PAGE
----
Winning by Losing: Incentive Incompatibility in Multiple Qualifiers

20 Pages Posted: 12 Mar 2013

See all articles by Dmitry Dagaev

Dmitry Dagaev

National Research University Higher School of Economics

Konstantin Sonin

University of Chicago - Harris School of Public Policy; Higher School of Economics; Centre for Economic Policy Research (CEPR)

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Date Written: March 2013

Abstract

In sport tournaments, the rules are presumably structured in a way that any team cannot be better off (e.g., to advance to the next round of competition) by losing instead of winning a game. Starting with a real-world example, we demonstrate that the existing national rules of awarding places for the UEFA Champions Leagues and the UEFA Europa League, which are based on the results of the national championship, a round-robin tournament, and the national cup, a knock-out tournament, might produce a situation where a team will be strictly better off by losing a game. Competition rules of the European qualification tournament to the World Cup 2014 suffer from the same problem. We show formally that in qualifying systems consisting of several round-robin tournaments, monotonic aggregating rules always leave open such a possibility. Then we consider qualifying systems consisting of a round-robin tournament (championship) and a knock-out tournament (cup). We show that any redistribution rule that allows the cup's runner-up to advance in the case that the cup's winner advances based on its place in a championship, has the same drawback, and discuss possible fixes.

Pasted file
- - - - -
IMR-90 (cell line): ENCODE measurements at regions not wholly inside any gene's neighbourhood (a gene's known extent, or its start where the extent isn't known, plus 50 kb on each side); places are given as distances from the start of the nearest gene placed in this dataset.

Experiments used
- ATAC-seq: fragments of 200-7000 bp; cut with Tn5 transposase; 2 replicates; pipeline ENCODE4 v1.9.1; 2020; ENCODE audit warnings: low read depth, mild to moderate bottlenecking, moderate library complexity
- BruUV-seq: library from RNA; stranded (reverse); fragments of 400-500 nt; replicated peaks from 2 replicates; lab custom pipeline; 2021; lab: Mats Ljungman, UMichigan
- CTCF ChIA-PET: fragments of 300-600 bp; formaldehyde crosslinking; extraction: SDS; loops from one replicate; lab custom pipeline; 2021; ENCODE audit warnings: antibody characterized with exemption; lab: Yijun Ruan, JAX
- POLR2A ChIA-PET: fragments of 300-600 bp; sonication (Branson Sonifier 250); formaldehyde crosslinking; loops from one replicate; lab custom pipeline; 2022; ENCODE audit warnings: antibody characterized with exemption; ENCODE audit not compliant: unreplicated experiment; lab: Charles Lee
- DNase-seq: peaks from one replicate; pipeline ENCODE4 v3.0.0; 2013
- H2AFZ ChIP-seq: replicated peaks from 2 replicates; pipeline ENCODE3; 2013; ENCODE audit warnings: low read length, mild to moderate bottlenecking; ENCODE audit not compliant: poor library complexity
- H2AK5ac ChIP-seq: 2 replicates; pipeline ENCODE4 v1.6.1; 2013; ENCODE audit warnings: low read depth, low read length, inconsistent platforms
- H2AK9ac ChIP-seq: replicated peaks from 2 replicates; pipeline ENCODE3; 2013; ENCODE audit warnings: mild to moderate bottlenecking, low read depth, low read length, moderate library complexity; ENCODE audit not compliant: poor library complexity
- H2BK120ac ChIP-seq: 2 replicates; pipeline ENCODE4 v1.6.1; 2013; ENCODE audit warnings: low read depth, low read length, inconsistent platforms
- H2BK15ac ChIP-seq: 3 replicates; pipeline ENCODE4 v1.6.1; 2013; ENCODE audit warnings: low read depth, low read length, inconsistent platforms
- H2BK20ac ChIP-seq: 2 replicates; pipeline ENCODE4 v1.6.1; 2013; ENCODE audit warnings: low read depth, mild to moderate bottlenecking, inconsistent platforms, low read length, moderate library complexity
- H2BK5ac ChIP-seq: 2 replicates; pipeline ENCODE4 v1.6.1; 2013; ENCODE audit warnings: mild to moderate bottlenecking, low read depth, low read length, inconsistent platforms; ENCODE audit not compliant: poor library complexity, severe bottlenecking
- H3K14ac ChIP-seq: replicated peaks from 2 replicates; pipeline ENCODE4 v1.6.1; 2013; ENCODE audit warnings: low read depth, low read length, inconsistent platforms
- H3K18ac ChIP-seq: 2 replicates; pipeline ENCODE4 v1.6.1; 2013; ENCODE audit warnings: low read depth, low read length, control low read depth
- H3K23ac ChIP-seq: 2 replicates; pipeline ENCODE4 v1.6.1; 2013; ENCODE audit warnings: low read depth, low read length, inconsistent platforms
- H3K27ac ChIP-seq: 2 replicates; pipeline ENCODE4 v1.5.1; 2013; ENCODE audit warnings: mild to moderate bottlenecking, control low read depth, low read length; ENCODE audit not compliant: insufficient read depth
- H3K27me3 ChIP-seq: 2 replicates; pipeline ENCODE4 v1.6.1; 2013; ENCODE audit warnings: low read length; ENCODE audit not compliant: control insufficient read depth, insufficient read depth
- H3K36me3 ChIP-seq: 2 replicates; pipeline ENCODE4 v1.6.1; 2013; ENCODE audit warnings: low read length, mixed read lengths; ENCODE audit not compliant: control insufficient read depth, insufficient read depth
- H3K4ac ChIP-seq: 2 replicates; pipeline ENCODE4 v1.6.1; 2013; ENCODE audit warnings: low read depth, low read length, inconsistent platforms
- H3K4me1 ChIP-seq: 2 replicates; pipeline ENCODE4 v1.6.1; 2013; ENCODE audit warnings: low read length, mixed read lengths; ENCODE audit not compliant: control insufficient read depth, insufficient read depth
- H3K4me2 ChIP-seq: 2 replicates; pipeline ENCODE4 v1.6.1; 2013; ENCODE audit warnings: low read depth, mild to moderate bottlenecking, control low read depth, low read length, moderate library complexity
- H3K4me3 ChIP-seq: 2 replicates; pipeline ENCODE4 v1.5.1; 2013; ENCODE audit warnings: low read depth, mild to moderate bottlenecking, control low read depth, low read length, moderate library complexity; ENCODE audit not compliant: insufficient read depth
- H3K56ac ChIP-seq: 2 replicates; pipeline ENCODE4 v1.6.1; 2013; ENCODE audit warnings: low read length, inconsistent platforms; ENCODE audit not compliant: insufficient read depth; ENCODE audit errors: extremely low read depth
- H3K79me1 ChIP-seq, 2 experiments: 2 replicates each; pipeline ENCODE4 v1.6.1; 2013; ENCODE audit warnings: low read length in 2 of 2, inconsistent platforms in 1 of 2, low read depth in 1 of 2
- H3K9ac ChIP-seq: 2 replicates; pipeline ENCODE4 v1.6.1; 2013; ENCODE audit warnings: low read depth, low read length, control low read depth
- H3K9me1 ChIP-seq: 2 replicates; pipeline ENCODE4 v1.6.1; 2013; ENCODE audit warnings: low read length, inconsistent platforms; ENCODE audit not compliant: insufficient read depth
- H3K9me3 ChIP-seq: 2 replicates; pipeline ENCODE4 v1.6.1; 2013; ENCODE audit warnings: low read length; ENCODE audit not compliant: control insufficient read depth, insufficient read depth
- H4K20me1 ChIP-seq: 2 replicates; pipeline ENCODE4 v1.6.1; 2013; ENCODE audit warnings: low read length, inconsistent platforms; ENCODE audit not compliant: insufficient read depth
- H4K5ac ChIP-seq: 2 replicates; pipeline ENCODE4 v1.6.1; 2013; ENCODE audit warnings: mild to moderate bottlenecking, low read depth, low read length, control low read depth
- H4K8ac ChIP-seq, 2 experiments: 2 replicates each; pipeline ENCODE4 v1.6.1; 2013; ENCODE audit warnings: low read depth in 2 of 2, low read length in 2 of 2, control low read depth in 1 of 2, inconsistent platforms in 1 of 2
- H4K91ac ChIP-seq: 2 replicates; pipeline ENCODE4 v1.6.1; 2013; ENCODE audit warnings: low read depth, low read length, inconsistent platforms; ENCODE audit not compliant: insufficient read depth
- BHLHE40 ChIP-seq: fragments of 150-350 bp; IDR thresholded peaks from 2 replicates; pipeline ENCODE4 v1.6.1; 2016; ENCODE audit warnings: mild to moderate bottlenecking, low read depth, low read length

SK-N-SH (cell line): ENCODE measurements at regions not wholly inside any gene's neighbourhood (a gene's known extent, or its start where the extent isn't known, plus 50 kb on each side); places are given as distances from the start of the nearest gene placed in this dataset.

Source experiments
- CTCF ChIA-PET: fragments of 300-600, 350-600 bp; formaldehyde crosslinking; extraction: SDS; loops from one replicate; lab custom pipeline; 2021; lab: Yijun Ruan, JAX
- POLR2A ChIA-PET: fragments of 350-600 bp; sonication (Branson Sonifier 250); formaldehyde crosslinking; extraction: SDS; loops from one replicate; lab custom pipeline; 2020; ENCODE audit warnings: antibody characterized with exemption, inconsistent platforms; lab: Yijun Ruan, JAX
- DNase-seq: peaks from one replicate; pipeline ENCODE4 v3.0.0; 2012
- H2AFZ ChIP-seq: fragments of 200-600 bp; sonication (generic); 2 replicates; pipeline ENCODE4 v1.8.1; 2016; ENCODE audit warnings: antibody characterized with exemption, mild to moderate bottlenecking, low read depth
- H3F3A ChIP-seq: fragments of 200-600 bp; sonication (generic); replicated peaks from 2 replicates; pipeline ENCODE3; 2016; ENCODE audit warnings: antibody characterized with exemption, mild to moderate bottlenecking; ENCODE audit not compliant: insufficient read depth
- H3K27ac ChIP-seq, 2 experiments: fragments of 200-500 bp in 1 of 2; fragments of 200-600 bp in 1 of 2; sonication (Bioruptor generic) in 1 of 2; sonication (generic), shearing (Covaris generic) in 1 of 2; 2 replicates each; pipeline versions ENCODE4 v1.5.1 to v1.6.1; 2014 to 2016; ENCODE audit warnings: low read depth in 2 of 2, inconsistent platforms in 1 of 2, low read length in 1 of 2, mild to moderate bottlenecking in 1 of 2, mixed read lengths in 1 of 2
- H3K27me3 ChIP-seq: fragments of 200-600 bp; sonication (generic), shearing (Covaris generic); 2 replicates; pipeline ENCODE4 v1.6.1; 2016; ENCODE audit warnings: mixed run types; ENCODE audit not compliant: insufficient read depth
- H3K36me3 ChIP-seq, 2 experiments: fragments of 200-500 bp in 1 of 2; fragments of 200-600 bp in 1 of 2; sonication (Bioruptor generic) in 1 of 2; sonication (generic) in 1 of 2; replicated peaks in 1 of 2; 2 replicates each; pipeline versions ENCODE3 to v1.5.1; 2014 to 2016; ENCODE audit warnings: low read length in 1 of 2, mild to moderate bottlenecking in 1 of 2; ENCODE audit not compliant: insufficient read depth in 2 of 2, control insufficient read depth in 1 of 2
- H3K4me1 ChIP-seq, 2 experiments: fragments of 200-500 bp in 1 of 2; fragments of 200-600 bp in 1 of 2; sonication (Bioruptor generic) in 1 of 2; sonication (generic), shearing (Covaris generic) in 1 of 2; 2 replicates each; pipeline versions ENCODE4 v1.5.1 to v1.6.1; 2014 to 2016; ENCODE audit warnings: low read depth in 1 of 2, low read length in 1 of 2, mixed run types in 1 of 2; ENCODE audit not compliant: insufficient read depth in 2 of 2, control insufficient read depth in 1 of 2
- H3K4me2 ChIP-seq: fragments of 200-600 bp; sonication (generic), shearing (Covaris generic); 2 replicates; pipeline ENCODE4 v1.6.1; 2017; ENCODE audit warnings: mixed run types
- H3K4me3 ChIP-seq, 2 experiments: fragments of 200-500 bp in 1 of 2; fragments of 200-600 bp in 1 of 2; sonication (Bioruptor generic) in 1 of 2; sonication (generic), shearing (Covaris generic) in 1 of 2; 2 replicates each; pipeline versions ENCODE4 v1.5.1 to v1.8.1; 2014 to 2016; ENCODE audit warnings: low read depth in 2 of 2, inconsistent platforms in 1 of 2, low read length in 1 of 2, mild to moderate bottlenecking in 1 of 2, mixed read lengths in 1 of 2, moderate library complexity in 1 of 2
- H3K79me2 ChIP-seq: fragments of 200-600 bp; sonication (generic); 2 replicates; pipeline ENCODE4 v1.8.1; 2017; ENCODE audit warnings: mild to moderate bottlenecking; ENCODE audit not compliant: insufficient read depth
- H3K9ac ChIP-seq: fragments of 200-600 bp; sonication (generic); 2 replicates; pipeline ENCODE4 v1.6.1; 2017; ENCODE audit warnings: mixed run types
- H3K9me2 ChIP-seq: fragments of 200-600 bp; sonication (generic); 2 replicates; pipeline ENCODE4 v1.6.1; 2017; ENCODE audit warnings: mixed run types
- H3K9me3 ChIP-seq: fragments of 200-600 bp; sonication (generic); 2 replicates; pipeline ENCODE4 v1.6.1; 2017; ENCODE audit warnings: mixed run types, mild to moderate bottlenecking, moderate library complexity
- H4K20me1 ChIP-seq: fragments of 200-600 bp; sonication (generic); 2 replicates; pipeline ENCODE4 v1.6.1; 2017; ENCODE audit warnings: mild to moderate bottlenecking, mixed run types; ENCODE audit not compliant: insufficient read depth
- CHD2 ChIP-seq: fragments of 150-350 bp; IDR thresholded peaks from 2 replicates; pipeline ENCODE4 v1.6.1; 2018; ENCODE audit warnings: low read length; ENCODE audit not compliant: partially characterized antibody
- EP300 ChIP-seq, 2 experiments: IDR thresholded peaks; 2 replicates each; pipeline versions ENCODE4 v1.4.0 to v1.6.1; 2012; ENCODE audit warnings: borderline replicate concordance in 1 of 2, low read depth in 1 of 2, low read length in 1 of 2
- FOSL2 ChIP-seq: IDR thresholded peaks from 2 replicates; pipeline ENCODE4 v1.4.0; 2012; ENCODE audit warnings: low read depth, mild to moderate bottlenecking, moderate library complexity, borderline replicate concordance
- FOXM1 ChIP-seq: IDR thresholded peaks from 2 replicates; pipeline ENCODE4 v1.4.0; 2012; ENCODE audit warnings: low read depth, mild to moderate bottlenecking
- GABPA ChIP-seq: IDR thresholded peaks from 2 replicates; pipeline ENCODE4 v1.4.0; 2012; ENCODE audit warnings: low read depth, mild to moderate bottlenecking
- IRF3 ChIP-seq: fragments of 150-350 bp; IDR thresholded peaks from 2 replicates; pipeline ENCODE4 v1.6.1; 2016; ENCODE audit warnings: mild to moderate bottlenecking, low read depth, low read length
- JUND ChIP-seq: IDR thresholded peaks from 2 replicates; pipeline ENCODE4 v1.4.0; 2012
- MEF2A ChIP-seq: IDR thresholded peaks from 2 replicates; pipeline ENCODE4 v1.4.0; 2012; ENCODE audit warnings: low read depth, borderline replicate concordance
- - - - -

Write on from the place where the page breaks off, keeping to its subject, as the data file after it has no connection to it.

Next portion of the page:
Keywords: football, organization, tournaments, UEFA Champions League

JEL Classification: D71

Suggested Citation

Dagaev, Dmitry and Sonin, Konstantin, Winning by Losing: Incentive Incompatibility in Multiple Qualifiers (March 2013). CEPR Discussion Paper No. DP9373, Available at SSRN: https://ssrn.com/abstract=2231866

Dmitry Dagaev (Contact Author)

National Research University Higher School of Economics ( email )

Myasnitskaya street, 20
Moscow, Moscow 119017
Russia

Konstantin Sonin

University of Chicago - Harris School of Public Policy ( email )

1155 East 60th Street
Chicago, IL 60637
United States

Higher School of Economics ( email )

20 Myasnitskaya street
Moscow, 119017
Russia

Centre for Economic Policy Research (CEPR)

London
United Kingdom

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